Red-light left turn confuses drivers
Jan 27 2012
It never fails. Every time I try to teach a student driver to make a legal left turn on a solid red traffic light onto a one-way street, an overzealous driver observing the manoeuvre takes offence.
Some shake their fists, others shout and still others look startled and confused.
Most drivers have no idea that such a turn is legal in B.C. and several other jurisdictions in Canada. Provided that the driver executes a complete stop and yields to all traffic, pedestrian or otherwise, it is allowable to make a left turn onto a one-way street while the traffic signal is solid red.
Pedestrians are particularly perplexed when they observe drivers turning left on a solid red traffic light. Some shout, "What do you think you're doing?"
Pedestrians who do not drive are often mystified by the most elementary traffic legislation, let alone the misunderstood left turn on a red light.
Several frustrating situations arise when drivers familiar with the intent of traffic legislation share the roads with the uninformed.
Getting stuck behind an immobile driver who has the left-turn indicator flashing and is preparing to do a left turn onto a one-way street from a virtually deserted signalized intersection is very frustrating.
Some drivers in this "suspended animation" situation will tap the horn to gently persuade the driver ahead to make the legal turn.
I have actually seen drivers get out of their vehicles, approach the driver ahead, and try to explain the proper behaviour, only to have the traffic light change to green at the most inopportune time.
Drivers have been known to do the same when attempting to "educate" other motorists about the magnetic traffic-signal-light changers embedded in the pavement immediately prior to the pedestrian crosswalk. The advice from police is simple: Stay in your car, where you are protected.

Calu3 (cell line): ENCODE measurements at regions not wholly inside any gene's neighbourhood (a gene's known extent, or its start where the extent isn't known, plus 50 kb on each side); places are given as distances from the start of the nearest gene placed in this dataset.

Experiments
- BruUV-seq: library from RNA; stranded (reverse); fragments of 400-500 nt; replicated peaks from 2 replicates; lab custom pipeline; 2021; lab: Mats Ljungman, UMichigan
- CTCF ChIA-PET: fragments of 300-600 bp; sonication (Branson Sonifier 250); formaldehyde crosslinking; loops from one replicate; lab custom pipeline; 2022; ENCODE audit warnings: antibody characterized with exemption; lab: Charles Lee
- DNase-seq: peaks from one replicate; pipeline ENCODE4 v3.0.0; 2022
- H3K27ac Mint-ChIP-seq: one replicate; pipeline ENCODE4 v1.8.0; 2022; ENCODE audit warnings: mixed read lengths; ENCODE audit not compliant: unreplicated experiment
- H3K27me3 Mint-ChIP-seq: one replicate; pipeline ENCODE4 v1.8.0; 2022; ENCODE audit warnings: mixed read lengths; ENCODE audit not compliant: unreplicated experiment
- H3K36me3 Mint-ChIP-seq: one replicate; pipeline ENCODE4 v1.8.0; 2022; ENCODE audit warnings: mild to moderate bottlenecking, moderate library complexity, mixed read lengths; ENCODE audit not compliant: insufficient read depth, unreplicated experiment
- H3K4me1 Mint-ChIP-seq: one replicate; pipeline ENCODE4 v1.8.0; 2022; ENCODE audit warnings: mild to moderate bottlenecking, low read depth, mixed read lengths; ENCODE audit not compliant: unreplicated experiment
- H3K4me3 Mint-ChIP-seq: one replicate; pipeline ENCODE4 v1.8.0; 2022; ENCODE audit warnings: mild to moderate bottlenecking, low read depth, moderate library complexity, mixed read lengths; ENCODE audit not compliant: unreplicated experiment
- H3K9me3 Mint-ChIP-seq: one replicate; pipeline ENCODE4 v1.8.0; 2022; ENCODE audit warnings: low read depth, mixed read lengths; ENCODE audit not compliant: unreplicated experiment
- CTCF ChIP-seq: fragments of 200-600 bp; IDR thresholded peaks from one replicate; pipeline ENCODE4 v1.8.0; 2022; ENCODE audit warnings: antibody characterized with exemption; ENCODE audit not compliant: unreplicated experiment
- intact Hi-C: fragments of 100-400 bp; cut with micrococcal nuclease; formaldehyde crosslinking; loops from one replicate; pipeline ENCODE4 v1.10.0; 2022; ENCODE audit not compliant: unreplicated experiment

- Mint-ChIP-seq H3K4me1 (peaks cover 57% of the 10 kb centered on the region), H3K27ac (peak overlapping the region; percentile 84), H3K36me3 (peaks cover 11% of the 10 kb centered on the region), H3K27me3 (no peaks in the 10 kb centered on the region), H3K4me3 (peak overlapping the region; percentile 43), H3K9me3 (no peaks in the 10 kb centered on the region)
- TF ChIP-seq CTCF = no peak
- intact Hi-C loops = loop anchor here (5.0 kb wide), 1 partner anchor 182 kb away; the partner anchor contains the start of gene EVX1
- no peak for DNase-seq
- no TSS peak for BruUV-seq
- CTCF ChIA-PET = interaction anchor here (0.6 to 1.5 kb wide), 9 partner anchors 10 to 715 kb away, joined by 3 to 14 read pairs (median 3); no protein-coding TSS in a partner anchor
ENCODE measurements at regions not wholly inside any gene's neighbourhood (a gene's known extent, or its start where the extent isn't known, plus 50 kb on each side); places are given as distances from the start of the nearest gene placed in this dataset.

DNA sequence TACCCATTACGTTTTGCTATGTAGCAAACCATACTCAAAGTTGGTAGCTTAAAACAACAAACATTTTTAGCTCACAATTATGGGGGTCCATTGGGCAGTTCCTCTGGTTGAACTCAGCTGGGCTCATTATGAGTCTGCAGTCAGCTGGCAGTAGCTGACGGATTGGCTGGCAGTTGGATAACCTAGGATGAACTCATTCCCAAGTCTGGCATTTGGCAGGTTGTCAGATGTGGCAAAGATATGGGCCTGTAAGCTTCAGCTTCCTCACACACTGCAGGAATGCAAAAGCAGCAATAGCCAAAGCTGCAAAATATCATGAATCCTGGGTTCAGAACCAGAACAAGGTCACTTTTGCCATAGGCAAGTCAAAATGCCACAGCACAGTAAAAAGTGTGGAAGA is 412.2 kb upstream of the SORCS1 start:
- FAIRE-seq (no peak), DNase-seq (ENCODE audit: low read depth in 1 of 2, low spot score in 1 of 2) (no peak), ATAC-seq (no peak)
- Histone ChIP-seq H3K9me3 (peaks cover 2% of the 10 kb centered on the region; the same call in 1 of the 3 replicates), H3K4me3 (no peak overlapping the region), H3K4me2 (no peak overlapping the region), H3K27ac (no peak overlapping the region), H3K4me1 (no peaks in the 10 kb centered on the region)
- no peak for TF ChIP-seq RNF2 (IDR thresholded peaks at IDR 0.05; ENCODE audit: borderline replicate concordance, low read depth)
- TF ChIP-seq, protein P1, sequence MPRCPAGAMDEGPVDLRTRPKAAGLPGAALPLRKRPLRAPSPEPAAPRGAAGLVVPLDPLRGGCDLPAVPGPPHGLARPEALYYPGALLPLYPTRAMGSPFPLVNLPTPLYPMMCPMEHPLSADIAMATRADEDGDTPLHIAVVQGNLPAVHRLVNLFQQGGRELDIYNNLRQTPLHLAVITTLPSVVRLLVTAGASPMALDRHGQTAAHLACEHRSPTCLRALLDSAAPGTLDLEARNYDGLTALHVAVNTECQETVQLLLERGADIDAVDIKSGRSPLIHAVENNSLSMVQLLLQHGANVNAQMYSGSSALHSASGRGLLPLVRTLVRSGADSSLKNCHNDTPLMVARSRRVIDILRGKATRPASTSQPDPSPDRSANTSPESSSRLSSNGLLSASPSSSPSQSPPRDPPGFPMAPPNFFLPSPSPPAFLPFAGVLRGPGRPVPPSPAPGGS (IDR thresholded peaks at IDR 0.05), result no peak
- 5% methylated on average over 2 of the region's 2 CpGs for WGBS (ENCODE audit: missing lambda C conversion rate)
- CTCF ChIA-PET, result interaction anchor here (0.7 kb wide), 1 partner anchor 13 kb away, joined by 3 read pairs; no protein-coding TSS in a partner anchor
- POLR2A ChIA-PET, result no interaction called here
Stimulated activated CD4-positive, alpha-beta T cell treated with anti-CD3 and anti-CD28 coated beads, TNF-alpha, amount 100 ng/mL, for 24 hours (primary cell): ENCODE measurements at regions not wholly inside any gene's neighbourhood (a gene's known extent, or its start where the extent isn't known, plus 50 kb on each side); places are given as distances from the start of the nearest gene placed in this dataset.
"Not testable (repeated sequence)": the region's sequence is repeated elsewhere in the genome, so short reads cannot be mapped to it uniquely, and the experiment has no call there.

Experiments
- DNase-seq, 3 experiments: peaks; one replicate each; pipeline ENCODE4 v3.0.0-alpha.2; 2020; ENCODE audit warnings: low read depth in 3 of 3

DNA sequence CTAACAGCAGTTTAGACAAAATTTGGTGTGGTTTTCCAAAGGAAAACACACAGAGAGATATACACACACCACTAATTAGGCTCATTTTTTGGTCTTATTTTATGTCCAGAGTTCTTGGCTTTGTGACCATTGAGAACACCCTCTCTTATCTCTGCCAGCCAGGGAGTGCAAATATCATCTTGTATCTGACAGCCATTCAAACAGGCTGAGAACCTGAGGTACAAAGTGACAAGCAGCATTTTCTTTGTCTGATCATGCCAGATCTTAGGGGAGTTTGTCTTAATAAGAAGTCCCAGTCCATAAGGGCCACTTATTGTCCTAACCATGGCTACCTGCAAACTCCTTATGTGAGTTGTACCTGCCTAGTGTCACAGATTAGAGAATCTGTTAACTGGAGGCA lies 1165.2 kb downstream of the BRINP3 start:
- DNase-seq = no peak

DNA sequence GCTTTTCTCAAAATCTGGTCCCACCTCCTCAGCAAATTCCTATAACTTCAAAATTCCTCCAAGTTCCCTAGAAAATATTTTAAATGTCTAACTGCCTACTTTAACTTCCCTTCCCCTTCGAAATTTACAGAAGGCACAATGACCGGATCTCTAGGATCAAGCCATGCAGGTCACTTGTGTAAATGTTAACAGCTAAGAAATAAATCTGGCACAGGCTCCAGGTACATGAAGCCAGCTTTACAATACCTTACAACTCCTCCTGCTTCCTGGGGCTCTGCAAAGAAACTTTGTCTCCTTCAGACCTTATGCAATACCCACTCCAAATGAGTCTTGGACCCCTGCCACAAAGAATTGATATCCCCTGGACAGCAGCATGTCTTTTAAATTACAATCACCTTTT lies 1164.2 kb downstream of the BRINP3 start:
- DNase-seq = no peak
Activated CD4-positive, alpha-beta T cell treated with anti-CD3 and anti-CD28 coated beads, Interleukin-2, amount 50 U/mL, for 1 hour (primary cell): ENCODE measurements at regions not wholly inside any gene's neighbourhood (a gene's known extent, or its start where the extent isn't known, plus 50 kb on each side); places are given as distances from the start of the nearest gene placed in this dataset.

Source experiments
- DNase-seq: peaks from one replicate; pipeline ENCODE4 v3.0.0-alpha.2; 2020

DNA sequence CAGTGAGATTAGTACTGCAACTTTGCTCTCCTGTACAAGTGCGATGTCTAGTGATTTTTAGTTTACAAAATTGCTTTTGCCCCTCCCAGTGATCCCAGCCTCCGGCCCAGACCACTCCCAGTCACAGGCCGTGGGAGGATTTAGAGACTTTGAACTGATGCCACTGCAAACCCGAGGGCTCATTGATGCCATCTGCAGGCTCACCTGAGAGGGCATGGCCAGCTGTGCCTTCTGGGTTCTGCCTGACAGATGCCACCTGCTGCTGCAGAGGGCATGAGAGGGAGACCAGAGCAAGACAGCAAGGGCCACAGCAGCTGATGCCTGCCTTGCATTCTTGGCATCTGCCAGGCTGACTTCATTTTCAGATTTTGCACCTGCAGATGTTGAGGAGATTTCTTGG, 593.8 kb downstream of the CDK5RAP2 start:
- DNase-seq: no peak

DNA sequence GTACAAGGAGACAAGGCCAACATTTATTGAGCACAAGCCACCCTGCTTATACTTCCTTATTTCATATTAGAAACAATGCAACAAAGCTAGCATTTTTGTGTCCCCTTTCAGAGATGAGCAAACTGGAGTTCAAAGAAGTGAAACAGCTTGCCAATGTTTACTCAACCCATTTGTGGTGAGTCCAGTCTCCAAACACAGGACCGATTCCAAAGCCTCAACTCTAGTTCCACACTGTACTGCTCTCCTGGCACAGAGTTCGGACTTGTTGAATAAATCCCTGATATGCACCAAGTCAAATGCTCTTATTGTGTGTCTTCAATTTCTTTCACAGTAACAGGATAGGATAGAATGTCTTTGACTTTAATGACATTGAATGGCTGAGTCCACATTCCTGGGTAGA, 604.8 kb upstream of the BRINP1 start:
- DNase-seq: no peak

When making the left turn at a solid-red traffic light, do it from the farthest left lane to the closest lane to the left. Come to a full stop before attempting this type of left turn.
It's a good idea to delay for a count of three before doing a turn that may seem odd to the uneducated observer.
Only attempt the one-way left when intersection visibility is excellent. It is best to do the manoeuvre when the traffic light is early in the cycle.
It's both embarrassing and dangerous to do it late in the cycle, when the light may change to green.
Check for bicycles and pedestrians that may be hidden in your blind spot. Cyclists seldom come to a complete stop in residential areas and pedestrians regularly walk when the "don't walk" signal is flashing.
Drivers facing the left turners on a solid red traffic light have the right-of-way to turn right on the red.
Yield to them in a one-way single-lane situation if they attempt the right turn on a red traffic light.
Many drivers mistakenly think the left turn on a red can only be made from a one-way street to a one-way street. This is the rule in Saskatchewan and some other provinces.
In B.C., such a left turn can legally be made from any two-way street onto a one-way street, unless a traffic sign forbids it.
The left turn on a solid red traffic light is meant to keep traffic moving and avoid unnecessary congestion. Do it where optimum conditions exist and be entertained by the quizzical looks of the uninformed.
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Further to my last column, shame on me: The Island of Montreal forbids right turns on a red light. For the most part, it's allowed in the rest of the province of Quebec with some exceptions.
Steve Wallace is a member of the College of Teachers and the owner of Wallace Driving School on Vancouver Island and the Interior of B.C.